Hydrogenated amorphous and nanocrystalline silicon films manufactured by plasma deposition techniques are used widely in electronic and optoelectronic devices. The crystalline fraction and grain size of these films determines electronic and optical properties; the nanocrystal nucleation mechanism, which dictates the final film structure, is governed by the interactions between the hydrogen atoms of the plasma and the solid silicon matrix. Fundamental understanding of these interactions is important for optimizing the film structure and properties. Here we report the mechanism of hydrogen-induced crystallization of hydrogenated amorphous silicon films during post-deposition treatment with an H2 (or D2) plasma. Using molecular-dynamics simulations and infrared spectroscopy, we show that crystallization is mediated by the insertion of H atoms into strained Si-Si bonds as the atoms diffuse through the film. This chemically driven mechanism may be operative in other covalently bonded materials, where the presence of hydrogen leads to disorder-to-order transitions.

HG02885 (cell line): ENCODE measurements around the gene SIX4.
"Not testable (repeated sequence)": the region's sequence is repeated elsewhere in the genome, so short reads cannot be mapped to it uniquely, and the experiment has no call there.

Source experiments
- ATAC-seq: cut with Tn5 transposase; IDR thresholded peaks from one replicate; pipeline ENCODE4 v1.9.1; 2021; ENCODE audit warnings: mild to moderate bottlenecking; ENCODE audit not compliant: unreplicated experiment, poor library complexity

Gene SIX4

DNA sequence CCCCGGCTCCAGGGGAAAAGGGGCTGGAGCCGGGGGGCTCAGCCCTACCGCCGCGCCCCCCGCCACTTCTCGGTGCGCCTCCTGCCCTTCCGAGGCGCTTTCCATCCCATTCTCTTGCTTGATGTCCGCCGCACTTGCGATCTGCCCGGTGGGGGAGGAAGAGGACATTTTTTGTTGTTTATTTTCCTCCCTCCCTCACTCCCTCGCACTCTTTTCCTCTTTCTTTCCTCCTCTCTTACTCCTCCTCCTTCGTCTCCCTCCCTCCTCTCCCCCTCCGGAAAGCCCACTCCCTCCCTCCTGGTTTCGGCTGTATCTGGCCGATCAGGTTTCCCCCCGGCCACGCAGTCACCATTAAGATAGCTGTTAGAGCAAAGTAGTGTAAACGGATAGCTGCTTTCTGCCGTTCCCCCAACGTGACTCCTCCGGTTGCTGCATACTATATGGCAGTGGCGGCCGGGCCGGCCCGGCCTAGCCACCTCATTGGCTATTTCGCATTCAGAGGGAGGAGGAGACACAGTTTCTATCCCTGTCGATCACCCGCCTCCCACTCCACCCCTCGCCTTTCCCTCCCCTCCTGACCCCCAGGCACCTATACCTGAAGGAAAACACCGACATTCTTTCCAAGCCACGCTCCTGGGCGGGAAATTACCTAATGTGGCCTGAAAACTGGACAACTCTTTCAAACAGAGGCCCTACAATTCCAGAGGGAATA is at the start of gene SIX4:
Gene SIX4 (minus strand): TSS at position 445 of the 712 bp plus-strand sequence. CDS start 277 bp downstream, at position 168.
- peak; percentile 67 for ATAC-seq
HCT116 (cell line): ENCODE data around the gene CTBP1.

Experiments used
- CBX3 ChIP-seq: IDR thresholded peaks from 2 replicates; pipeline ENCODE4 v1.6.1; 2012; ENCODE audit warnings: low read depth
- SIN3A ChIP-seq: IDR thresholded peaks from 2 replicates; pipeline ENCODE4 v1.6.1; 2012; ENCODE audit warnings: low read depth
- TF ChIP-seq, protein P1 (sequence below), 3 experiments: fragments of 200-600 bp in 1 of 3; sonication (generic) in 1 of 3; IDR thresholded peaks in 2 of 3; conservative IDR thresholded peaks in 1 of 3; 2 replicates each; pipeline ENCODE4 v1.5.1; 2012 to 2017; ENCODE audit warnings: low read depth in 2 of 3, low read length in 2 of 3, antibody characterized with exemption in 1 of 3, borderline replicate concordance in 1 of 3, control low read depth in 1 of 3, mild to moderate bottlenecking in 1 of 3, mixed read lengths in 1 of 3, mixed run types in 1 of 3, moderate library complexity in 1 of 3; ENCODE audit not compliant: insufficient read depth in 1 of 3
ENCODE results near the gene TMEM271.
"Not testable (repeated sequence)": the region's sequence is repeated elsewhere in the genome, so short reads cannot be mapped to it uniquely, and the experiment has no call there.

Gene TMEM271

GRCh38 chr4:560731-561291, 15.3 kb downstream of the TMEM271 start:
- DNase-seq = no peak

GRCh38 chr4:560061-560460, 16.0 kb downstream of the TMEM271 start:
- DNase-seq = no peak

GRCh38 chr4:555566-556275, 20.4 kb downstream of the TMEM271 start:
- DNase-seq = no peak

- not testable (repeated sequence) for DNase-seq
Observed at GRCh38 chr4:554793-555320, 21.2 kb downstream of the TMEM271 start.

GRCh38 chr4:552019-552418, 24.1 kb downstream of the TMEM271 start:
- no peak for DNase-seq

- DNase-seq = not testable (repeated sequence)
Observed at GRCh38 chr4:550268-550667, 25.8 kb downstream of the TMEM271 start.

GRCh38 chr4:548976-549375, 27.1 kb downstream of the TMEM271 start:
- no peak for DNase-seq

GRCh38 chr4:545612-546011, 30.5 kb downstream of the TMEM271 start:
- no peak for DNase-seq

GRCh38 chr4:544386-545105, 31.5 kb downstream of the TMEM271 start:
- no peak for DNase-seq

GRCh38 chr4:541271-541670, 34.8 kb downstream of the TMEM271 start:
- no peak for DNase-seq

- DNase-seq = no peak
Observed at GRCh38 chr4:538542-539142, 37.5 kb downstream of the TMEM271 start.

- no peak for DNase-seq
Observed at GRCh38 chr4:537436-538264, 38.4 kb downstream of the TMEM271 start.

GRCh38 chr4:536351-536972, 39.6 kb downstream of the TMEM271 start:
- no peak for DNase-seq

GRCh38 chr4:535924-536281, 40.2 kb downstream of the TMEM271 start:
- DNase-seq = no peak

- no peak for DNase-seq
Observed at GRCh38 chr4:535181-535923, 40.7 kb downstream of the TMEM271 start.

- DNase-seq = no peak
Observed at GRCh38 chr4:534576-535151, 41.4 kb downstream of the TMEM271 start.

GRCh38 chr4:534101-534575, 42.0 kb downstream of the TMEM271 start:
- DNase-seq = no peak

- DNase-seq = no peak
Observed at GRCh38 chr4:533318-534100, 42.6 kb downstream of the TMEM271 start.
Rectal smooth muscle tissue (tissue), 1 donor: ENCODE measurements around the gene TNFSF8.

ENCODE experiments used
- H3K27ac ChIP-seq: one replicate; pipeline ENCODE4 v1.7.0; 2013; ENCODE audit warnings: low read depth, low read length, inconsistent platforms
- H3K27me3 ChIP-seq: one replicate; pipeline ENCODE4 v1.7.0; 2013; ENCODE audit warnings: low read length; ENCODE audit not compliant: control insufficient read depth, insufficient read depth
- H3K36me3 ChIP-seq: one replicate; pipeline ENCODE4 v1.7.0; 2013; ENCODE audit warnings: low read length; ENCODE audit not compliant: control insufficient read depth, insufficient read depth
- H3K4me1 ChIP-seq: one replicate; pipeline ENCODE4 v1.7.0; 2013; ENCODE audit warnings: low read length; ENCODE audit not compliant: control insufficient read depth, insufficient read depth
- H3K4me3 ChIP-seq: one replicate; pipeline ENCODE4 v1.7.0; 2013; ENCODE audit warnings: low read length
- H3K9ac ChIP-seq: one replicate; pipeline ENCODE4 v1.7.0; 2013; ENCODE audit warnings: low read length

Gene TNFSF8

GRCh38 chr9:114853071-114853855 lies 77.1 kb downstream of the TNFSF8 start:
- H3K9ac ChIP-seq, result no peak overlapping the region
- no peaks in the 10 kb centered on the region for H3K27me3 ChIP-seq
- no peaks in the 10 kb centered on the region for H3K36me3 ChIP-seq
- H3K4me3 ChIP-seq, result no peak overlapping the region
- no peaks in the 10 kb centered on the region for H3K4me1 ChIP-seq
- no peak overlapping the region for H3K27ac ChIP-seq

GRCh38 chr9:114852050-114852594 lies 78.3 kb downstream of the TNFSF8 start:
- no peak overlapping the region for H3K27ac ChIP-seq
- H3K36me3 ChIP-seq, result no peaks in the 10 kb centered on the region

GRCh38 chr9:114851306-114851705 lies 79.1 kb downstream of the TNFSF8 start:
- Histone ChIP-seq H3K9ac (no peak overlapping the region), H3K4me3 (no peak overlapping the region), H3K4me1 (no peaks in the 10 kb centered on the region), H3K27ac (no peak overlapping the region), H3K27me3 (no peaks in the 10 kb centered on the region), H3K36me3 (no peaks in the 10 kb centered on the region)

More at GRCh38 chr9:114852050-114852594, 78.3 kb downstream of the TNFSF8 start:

Bibliographical noteFunding Information:
This work was supported by UBACYT, ANPCYT, Fundación Autorchas (J.P.P., C.M. and M.S.) and NSA (E.K., R.L. and C.N.).
This work was supported by the NSF/DoE Partnership for Basic Plasma Science and Engineering and by the Camille and Henry Dreyfus Foundation through Camille Dreyfus Teacher-Scholar awards to E.S.A. and D.M.